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Papa, Can You Hear Me?

Diva-director's debut a charming oddity


A woman's fight is never won. Or so it must have seemed to listeners tuned into CBC Radio's The Current last Friday (April 17). In an interview with Brooklyn-born writer Elana Sztokman, program host Piya Chattopadhyay discussed a September 2014 incident that delayed the departure of an El Al Israel Airlines flight from New York to Tel Aviv for some 20 minutes. An ultra-Orthodox Jewish male refused his seat assignment next to her because she was a woman. It's an issue that is on the increase for the airline, as Sztokman, author of The War on Women in Israel: How Religious Radicalism is Stifling the Voice of a Nation, discovered when she went public about her experience. At the same time, in Saudi Arabia, two women were being held in detention for defying that nation's ban on females driving motor vehicles. In late December, according to an Associated Press dispatch, Loujain al-Hathloul, 25, and Maysa al-Amoudi, 33, were referred to a special court in Riyadh established to try terrorism cases. (In early February, the BBC reported that the women had been freed, speculating that their release was connected to a meeting Britain's Prince Charles had with the desert monarchy's new King Salman.) The attitudes involved in both cases would be familiar to feminist filmmaker Barbra Streisand. Born on this day (April 24) in 1942, Streisand made her directorial debut with the story of a woman who dares to be herself, 1983's Yentl.



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local news

Subtlety is frozen out

Adventure lacks leaven of humour


Born on this day (April 19) in 1921 in Australia's island state of Tasmania, Don Sharp spent his entire directorial career in the British Isles. The one exception was an action epic that was the most expensive Canadian film ever made at the time of its release, 1979's Bear Island.

comics page

Beware labelled villains

Artless animated ad for TV cartoons


Born on this day (April 23) in 1930, Alan Oppenheimer has been putting words in the mouths of cartoon characters for some 40 years. As the voice of the villainous Skeletor, he menaced Mattel's boy toy-inspired He-Man, and his girl toy sister SheRa in the 1985 cartoon feature The Secret of the Sword.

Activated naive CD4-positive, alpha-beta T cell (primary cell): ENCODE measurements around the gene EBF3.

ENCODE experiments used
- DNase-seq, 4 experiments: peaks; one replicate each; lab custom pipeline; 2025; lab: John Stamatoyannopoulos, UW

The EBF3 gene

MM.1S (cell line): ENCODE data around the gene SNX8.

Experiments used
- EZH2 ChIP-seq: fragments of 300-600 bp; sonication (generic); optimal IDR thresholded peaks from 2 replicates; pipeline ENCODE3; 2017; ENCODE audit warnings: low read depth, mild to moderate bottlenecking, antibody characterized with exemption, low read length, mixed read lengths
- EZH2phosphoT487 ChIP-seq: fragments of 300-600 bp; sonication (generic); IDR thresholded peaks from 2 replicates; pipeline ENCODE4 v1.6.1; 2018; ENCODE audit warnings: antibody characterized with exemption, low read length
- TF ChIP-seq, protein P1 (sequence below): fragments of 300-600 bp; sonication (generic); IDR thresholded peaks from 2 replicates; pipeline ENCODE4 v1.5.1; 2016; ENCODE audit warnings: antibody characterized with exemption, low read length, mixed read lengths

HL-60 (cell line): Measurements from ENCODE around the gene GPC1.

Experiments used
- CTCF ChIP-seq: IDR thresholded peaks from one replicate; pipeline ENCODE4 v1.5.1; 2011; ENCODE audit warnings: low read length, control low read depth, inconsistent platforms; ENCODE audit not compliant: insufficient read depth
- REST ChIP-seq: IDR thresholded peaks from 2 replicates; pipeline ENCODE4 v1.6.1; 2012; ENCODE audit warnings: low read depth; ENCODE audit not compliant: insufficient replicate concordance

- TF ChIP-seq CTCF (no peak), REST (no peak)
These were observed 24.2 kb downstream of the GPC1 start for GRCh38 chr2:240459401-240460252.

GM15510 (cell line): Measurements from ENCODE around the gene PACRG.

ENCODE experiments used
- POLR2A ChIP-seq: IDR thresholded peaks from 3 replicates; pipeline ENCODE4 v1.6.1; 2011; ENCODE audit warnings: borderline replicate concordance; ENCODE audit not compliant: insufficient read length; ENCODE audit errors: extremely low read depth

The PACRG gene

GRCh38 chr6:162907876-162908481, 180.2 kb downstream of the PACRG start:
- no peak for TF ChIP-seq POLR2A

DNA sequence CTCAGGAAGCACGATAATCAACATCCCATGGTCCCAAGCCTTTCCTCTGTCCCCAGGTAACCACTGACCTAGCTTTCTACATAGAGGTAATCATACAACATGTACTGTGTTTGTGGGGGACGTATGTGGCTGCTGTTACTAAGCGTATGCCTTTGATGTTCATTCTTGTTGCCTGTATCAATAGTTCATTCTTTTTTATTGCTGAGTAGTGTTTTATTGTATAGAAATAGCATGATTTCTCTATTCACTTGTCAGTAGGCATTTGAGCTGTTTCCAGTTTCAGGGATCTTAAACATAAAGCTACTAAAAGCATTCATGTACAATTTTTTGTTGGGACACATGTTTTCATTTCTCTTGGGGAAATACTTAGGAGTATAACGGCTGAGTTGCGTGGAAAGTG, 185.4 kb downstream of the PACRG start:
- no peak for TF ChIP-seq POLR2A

entertainment

Hollywood Northerners

Spotting Tinseltown's Torontonians


Incorporated on this day (March 6) in 1834, the City of Toronto eventually became the place to be from for generations of performers with big-screen ambitions. Test your knowledge of those Canadians who found fame in Hollywood with Reeling Back's Queen City Players quiz.

classified

The case for curationism

My Blog; Your Guide to What's New


The moment was epiphanic. Until I heard Stephen Quinn's radio interview with Toronto-based author and art critic David Balzer, I'd thought of myself as a mere scribe posting his scribblings to the web. Today, I realize that I'm something more — I'm a curator.

Editorial

REVIEWING CITIZEN WALSH

A DECLARATION OF PRINCIPLES


Reelingback.com is the Internet address of Michael Walsh, a Canadian living in Vancouver, British Columbia.

I spent my working life as a newspaperman. While others covered the waterfront, I specialized in movies. As a film critic, I published my views in newspapers and magazines, on radio and television, at conferences, conventions and in the occasional courtroom. It was my good fortune to cover 30 of the most exciting, innovative years in screen history (1965-1995).
Retired, but not inactive, I've launched Reeling Back in in order to recall and, perhaps, make sense of it all. Eventually, it will grow into an archive of the nearly 6,000 films I've reviewed to date. Because everything old is news again, each posting will include a note connecting these particular movie memories to the here and now.

And, yes, I intend Reeling Back to offer new material, including web-log commentary, reviews of current pop culture and additions to my own "works in progress" — four book-length projects still in the notebook phase.

From Will Shakespeare to Marshall McLuhan to Joss Whedon, the great thinkers have all reminded us that we live in a world of wonders. In this small corner of cyberspace, I'd like to share some of the wonders that I have seen.

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